Local folk, waiting for the Republican gubernatorial ticket, in the shade of crape myrtles.
Buttercups: Poisonous Part-All parts.
Ingestion causes burning of the mouth, abdominal pain, vomiting, and bloody diarrhea. Skin redness, burning sensation, and blisters following contact with cell sap.–NCSU
Charlottesville Area Tree Stewards coordinated with City schools, had five stations set up in Riverview Park, doing art, planting trees (19+), learning arboreal things.
Charlottesville Parks and Recreation planted a large diameter platanus occidentalis in Quarry Park, Girl Scouts planted five saplings, Charlottesville Area Tree Stewards unveiled a plaque designating the big Sycamore in the background as a landmark tree. Virginia Department of Forestry recognized Charlottesville as a “Tree City” for the 7th year running. Tree Commission boss and former CHO mayor Elizabeth Waters on hand as well as Councilor Kathy Galvin.
CITY OF CHARLOTTESVILLE PROCLAMATION ARBOR DAY
WHEREAS, in 1872, J. Sterling Morton proposed to the Nebraska Board of Agriculture that a special day be set aside for the planting of trees; and
WHEREAS, this holiday, called Arbor Day, was first observed with the planting of more than a million trees in Nebraska; and
WHEREAS, Arbor Day is now observed throughout the nation and the world; and
WHEREAS, trees can reduce the erosion of our precious topsoil by wind and water, cut heating and cooling costs, moderate the
temperature, clean the air, produce life-giving oxygen, and provide habitat for wildlife; and
WHEREAS, trees are a renewable resource giving us paper, wood for our homes, fuel for our fires, and beautify our community; and
WHEREAS, trees in our city increase property values, enhance the economic vitality of business areas, and beautify our community; and
WHEREAS, trees, wherever they are planted, are a source of joy and spiritual renewal;
NOW, THEREFORE, I, Satyendra Singh Huja, Mayor of the City of Charlottesville, Virginia, do hereby proclaim April 26, 2013 as
ARBOR DAY in the City of Charlottesville, and I urge all citizens to celebrate Arbor Day and to support efforts to protect our trees and woodlands; and
FURTHER, I urge all citizens to plant trees to gladden the heart and promote the well-being of this and future generations.
Signed and sealed this I5th day of April, 2013.
Satyendra Singh Huja
This part of the world supports giant trees though the trend is toward cloned runts, patented biology, mini-trees. You’ve heard the slogan “right tree right place”. If you are a big, long lived native tree, back of the bus, off the bus, get on down the road. Git!
Influence your surroundings. Right infrastructure in the right place. Plant a giant. It will outlast you and the transmission lines.
That I may not denigrate foreign beliefs and may not poke fun at my own faith. The Gods look with grace upon those who plant trees along roads, in homesteads, at holy places, at crossroads, and by houses. If you wed, plant a wedding tree. If a child is born, plant a tree. If someone beloved dies, plant a tree for the Vėlė (shade of the deceased). At all holidays, during all important events, visit trees. Prayers will attain holiness through trees of thanks. So may it be!–Lithuanian Prayer
it’s what vines do.
takes a licking, keeps on ticking.
They say that companies that contract with our City are bound by tree protection guidelines. We will watch a few trees. See how that goes…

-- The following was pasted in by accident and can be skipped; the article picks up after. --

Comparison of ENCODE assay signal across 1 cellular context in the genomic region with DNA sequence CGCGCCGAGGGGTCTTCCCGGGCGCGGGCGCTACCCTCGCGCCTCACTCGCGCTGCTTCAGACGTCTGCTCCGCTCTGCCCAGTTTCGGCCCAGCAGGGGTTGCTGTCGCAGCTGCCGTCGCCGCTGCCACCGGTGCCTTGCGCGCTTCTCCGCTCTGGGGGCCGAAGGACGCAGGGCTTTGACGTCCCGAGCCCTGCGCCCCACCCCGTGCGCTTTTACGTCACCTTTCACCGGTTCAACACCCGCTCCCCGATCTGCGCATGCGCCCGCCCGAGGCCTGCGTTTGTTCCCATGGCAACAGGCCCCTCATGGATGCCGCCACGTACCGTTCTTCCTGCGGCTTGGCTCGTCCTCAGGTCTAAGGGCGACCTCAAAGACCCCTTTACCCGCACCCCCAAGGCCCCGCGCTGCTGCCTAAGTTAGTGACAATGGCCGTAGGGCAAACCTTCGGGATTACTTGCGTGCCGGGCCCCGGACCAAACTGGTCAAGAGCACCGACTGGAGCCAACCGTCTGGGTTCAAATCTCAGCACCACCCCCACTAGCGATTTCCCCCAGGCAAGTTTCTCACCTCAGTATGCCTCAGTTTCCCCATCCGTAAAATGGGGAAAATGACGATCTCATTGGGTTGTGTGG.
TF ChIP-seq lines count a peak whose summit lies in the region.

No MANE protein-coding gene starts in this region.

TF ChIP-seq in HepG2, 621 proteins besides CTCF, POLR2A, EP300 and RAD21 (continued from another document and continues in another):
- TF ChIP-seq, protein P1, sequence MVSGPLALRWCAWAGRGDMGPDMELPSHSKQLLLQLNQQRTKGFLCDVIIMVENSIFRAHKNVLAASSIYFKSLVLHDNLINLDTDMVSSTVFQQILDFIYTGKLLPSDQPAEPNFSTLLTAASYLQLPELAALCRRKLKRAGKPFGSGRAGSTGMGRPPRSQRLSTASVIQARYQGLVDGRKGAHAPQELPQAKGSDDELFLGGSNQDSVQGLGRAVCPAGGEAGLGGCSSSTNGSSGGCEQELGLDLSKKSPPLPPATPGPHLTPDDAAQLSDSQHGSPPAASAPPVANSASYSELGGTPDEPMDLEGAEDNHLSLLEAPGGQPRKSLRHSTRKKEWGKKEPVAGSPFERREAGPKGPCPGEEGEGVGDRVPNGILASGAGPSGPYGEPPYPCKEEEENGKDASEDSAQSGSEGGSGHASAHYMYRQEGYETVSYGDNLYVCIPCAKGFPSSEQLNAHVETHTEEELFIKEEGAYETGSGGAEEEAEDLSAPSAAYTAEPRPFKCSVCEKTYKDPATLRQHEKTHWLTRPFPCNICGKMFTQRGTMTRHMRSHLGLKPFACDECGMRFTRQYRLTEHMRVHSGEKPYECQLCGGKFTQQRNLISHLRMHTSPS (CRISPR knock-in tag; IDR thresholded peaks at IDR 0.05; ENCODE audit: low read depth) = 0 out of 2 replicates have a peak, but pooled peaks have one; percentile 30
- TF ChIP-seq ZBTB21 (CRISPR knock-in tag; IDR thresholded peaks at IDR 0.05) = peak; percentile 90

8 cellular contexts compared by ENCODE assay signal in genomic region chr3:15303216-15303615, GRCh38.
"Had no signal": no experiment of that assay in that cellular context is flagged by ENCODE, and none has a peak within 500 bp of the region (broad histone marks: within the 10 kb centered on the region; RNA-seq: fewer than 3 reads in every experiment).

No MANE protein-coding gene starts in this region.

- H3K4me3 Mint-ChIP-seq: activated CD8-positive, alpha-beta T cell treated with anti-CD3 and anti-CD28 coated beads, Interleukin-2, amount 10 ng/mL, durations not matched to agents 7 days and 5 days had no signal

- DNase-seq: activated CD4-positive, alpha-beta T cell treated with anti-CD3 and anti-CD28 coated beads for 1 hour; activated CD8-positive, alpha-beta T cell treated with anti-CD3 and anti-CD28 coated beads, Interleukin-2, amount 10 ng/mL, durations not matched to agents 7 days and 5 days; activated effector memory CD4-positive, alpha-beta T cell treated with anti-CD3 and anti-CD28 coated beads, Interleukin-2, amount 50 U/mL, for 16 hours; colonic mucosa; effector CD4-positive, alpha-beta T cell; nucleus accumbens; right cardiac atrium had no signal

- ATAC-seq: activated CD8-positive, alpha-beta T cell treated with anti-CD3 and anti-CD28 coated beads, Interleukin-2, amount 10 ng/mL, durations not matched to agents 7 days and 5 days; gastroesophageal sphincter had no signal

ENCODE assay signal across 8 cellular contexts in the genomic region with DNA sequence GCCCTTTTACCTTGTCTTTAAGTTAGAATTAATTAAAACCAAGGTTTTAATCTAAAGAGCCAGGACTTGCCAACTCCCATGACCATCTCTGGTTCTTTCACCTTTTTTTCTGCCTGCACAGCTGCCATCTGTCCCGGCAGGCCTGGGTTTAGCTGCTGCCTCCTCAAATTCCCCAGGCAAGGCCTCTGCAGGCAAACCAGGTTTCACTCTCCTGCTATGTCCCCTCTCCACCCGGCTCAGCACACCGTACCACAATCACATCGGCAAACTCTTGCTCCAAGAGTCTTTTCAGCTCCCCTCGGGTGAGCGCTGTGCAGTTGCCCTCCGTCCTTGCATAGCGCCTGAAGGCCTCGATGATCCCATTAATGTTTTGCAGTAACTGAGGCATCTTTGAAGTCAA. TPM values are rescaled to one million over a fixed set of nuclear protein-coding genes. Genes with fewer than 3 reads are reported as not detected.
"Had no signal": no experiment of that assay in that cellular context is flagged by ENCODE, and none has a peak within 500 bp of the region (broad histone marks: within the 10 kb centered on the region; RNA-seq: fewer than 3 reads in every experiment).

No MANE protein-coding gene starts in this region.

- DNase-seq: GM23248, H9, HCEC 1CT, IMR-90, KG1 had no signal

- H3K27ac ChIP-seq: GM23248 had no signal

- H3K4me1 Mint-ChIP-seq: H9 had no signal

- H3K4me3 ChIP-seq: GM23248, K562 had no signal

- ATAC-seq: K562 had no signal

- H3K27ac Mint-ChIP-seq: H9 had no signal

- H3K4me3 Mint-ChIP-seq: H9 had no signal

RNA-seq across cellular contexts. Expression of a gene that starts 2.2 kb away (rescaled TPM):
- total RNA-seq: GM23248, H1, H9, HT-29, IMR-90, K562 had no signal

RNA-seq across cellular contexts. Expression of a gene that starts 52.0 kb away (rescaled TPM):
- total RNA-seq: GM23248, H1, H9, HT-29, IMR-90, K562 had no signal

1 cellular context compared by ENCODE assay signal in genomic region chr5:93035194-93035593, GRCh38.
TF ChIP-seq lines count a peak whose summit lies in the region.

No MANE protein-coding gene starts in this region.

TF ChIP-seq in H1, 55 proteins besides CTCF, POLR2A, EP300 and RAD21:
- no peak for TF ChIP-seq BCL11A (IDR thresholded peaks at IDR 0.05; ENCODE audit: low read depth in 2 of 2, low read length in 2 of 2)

The John S. White House at 854 Locust Avenue was built by the prominent real estate lawyer and postmaster John S. White in 1903, just after he purchased the land from G. R. B. Michie. White was in business with William F. Long, for whom Long Street was eventually named. In 1910, White lived in the house with his wife, an infant son, his single brother-in-law, and two female African American servants who acted as nurse and cook, respectively.
Set far back from the street on a large lot and shaded by mature trees, this two-story, two-bay, house … has a hipped roof and is constructed of brick laid in common bond and painted. The north bay of the facade projects slightly and has a full pediment filled in with fish scale shingles; a hipped-roof, semi-hexagonal bay is attached to the north elevation; and a two-story, hipped-roof, two-bay addition is attached to the south elevation, set back from the facade and facing the street. A hipped-roof porch with slender Tuscan columns shades the recessed south bay and abuts the north bay of the facade. The south bay features the double glass doorway and a two-light transom. The 2nd floor of the south bay has a pair of narrow one/onesash
windows. The north bay features a single two/two-sash window on the 1st floor and a narrower one/one-sash window on the second. All of the windows have louvered shutters. The fully pedimented gable of the north bay retains the overhanging eave and cornice that characterizes the rest of the building, is filled in with wooden fish scale shingles, and has a small fanlight at its center. The roofs of both the porch and the house itself are covered in asphalt shingles. A modern, wooden ramp leads to the front entrance from the north side of the house. A one-story kitchen wing and a back porch are attached to the rear of the house.– (excerpted from the Martha Jefferson Historic District National Register of Historic Places registration form authored by Lydia Mattice Brandt PhD)
It is an evergreen climbing plant, growing to 20–30 m high where suitable surfaces (trees, cliffs, walls) are available, and also growing as ground cover where there are no vertical surfaces. It climbs by means of aerial rootlets with matted pads which cling strongly to the substrate.–Wikipedia
Lots of ivy in CHO. UVA is smart, they keep it off their buildings.